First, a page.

It may not seem like it, but the first job in your supply chain management career could actually be one of the most important. While there is no surefire method for securing that elusive first job, the following advice from the SCM Talent Group highlights a few key elements that will help.
Advance Your Education
A bachelor’s degree from a top-ranked supply chain university will greatly increase your odds of securing an internship or full-time job. But if you can’t attend one of the leading supply chain universities, don’t worry. Any four-year degree in supply chain, business, engineering, or a related field from an accredited university will qualify you for most professional, entry-level supply chain positions. You’ll be in great shape as long as you have your degree, relevant internships, and a strong GPA.
Advanced degrees can also be beneficial depending on your target industry or job function, so you may want to consider remaining in school to complete a graduate degree program. This approach may not be right for everyone though, as it can be just as advantageous to obtain a few years of real-world experience before considering a return to college.
It’s also important to consider your potential Return on Investment (ROI). If your aspirations include working at the executive level, then an MBA might be a good choice. But if you prefer staff-level roles or non-executive positions, an advanced degree might not be worth your time or money. I recommend weighing the pros and cons carefully before making this decision, knowing that you can still obtain executive-level positions without a graduate-level degree.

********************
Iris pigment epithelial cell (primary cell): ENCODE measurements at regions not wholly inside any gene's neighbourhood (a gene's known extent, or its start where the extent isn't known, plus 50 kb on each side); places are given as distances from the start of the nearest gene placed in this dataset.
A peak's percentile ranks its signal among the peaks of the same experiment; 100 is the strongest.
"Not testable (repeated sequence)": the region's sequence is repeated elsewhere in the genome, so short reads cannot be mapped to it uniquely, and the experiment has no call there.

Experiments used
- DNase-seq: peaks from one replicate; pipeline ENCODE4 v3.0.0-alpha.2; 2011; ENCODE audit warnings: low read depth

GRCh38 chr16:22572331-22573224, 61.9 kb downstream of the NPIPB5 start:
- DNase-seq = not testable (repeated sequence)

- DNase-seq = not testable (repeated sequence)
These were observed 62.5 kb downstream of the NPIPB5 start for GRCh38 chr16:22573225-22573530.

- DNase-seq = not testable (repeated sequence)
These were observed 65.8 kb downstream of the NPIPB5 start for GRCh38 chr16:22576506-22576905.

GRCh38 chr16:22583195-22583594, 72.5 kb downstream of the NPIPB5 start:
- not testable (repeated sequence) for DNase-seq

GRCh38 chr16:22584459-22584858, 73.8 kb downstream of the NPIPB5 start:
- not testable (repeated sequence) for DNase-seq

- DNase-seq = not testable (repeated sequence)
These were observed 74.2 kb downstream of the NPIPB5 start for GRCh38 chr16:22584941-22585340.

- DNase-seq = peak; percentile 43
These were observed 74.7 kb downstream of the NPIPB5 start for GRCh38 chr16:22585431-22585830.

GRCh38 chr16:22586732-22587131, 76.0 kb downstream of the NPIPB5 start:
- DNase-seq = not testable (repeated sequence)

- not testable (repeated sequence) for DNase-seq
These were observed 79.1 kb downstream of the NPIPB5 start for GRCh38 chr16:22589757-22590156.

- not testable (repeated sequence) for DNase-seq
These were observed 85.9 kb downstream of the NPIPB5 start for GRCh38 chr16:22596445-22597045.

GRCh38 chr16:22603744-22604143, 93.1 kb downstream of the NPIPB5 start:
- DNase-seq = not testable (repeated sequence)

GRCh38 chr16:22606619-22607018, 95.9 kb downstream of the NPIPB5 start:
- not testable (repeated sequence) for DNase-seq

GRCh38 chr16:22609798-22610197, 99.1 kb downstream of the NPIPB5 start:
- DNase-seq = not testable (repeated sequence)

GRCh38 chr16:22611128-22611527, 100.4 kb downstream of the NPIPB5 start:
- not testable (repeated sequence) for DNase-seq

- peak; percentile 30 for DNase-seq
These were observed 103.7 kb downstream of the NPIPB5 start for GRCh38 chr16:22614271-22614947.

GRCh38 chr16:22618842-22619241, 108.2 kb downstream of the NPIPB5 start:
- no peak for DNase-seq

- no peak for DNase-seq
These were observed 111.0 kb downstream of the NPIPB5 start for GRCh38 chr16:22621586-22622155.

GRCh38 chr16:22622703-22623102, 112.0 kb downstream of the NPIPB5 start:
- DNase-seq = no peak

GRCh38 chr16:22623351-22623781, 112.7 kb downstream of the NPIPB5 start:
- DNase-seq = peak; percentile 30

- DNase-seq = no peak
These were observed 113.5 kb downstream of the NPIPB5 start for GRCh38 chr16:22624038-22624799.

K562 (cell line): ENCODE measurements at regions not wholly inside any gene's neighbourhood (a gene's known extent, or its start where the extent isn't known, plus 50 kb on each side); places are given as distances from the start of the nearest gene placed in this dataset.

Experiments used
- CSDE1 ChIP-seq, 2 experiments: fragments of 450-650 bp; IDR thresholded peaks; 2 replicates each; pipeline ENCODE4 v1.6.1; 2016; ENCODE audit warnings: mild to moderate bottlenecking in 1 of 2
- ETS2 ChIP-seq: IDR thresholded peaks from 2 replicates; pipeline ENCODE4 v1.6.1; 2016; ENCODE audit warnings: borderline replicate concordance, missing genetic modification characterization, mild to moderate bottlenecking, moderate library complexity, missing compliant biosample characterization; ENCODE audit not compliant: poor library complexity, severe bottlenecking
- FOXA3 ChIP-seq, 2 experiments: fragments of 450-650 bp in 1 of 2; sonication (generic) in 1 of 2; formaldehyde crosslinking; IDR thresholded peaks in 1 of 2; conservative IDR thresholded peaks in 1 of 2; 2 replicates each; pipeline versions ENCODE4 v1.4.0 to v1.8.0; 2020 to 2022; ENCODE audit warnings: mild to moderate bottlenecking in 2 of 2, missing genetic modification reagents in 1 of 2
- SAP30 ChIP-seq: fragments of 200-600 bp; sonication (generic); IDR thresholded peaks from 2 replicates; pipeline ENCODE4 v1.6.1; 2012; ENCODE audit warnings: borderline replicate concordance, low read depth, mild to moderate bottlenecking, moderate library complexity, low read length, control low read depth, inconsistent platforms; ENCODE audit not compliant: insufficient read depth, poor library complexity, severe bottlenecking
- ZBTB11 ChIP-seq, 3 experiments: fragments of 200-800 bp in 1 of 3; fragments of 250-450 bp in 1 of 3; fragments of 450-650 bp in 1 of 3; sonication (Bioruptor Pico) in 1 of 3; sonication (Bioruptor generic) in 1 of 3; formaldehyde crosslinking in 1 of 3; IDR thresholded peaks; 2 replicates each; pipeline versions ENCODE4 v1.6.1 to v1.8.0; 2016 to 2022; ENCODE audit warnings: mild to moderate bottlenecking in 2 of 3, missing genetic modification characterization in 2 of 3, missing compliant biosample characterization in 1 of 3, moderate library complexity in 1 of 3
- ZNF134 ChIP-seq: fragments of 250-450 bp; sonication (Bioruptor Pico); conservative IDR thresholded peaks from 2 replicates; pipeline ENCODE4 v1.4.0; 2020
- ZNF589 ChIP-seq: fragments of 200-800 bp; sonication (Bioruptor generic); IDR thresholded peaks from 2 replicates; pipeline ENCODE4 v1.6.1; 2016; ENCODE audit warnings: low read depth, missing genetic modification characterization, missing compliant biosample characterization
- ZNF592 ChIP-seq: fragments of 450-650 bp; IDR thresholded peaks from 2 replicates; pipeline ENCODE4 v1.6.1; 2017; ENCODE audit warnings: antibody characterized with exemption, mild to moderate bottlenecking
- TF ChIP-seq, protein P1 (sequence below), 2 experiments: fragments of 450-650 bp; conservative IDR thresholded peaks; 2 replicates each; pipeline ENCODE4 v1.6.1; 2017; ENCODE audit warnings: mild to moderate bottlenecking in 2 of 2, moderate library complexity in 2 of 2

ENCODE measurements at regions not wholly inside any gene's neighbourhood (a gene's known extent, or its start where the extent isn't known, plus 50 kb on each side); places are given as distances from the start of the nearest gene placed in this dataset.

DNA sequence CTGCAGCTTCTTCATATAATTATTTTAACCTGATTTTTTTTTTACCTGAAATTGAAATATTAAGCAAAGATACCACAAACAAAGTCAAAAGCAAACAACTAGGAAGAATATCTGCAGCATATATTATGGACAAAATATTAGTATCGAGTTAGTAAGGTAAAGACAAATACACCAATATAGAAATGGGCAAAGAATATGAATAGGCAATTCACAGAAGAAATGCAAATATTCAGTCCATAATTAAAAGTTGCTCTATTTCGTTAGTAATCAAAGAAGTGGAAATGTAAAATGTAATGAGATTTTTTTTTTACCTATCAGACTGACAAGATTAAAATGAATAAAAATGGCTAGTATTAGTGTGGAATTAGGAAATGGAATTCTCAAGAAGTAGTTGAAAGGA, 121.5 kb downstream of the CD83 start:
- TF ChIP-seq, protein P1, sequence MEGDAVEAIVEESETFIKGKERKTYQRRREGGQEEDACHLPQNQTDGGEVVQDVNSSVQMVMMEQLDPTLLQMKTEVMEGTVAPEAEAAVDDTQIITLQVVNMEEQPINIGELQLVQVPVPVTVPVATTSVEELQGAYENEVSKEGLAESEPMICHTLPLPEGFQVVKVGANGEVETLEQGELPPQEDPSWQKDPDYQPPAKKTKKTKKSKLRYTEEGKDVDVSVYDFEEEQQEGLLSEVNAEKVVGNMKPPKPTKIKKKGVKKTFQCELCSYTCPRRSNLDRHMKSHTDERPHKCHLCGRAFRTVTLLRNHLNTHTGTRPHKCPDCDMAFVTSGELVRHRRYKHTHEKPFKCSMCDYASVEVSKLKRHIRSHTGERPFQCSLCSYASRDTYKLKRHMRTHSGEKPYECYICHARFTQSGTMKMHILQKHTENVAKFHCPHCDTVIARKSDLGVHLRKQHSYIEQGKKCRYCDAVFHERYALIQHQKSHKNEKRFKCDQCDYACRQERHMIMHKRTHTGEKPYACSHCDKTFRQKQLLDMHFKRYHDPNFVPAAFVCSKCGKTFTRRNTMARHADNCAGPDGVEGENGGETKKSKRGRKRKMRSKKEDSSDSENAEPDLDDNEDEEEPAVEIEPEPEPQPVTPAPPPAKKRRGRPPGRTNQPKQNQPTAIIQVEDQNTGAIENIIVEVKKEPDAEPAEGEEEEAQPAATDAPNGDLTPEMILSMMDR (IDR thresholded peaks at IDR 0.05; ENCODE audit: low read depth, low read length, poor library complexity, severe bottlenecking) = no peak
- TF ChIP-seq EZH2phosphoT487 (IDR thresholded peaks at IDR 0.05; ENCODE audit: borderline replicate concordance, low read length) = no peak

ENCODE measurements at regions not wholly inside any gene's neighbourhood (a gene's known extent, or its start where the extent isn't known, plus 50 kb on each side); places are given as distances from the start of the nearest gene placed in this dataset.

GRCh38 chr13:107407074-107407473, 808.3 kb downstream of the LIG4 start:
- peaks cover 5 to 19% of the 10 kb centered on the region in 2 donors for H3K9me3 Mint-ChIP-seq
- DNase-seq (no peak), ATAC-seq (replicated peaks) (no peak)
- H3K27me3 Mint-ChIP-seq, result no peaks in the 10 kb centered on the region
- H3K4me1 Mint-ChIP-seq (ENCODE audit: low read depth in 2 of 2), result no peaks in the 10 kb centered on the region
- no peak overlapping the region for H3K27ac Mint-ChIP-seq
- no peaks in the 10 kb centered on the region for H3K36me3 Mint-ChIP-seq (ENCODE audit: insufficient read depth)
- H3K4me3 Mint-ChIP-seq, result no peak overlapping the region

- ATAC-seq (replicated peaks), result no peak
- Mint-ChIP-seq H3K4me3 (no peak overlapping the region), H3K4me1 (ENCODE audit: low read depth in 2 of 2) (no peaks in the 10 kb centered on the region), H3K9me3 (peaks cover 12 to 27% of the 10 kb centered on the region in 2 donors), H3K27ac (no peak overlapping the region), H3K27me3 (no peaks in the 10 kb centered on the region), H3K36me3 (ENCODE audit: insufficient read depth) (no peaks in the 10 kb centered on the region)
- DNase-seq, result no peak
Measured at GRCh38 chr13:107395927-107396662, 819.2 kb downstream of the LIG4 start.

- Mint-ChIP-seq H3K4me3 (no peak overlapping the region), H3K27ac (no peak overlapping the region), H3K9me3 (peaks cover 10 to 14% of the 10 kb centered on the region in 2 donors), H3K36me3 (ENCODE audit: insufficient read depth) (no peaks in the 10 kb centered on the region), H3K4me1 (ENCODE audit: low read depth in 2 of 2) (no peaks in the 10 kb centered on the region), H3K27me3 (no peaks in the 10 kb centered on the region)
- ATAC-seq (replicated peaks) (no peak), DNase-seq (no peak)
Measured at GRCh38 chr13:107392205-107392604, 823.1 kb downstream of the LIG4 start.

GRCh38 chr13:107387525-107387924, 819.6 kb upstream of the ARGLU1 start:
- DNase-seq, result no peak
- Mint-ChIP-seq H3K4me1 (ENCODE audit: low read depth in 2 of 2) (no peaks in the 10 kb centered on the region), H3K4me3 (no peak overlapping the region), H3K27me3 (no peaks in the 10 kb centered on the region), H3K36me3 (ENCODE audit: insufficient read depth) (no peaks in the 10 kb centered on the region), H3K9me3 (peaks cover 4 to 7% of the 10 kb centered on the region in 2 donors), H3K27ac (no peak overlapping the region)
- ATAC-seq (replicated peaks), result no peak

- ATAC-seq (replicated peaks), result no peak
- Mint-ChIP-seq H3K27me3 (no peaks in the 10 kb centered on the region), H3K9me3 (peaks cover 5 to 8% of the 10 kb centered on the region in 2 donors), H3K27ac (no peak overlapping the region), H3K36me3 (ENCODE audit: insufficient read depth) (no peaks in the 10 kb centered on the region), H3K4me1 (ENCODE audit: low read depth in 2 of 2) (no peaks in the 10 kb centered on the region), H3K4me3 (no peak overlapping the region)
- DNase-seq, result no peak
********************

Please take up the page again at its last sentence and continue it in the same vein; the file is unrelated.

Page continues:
Polish Your Analytical Skills
Whether you are still in school or already working in the field, it’s wise to invest in some practical, analytical training, such as taking a course in data analytics or finance. Most entry-level supply chain positions require proficiency in Microsoft Excel since these are the primary tools Analysts and Engineers use to manipulate and analyze data. It’s also important to understand how to convert raw data analysis into a presentation-friendly format using business intelligence tools like Tableau.
Even if you are focused more on the operations side of the business, you’ll still need to understand these tools to effectively coordinate and lead task-oriented efforts, as well as make sound, data-backed decisions. And don’t neglect the financials. It will give you a leading edge over the competition if you understand the basic financial levers at work in the industry.
A fantastic way for early starting supply chain professionals to stand out from the crowd is to obtain a supply chain certification. There are many different types of supply chain certifications so be sure to take the time and research which one would be the most effective for the type of position you are seeking.
There are certain certifications that our inventory planning recruiters recommend for those seeking to work in this area e.g. demand planning, supply planning, materials management, sales & operations planning (S&OP), etc, is the CPIM Certification (Certified in Production and Inventory Management) featured by ASCM (Association for Supply Chain Management).
If you’re interested in logistics career paths, our logistics recruiters recommend obtaining the CLTD certification (Certified in Logistics, Transportation, and Distribution) that ASCM also features.